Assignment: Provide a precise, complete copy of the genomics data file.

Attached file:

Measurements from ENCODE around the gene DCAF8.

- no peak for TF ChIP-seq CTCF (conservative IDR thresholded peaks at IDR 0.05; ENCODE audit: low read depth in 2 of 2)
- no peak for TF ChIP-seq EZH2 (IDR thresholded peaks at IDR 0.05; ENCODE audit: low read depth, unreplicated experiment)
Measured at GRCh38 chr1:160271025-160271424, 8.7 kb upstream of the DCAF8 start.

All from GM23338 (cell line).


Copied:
Measurements from ENCODE around the gene DCAF8.

- no peak for TF ChIP-seq CTCF (conservative IDR thresholded peaks at IDR 0.05; ENCODE audit: low read depth in 2 of 2)
- no peak for TF ChIP-seq EZH2 (IDR thresholded peaks at IDR 0.05; ENCODE audit: low read depth, unreplicated experiment)
Measured at GRCh38 chr1:160271025-160271424, 8.7 kb upstream of the DCAF8 start.

All from GM23338 (cell line).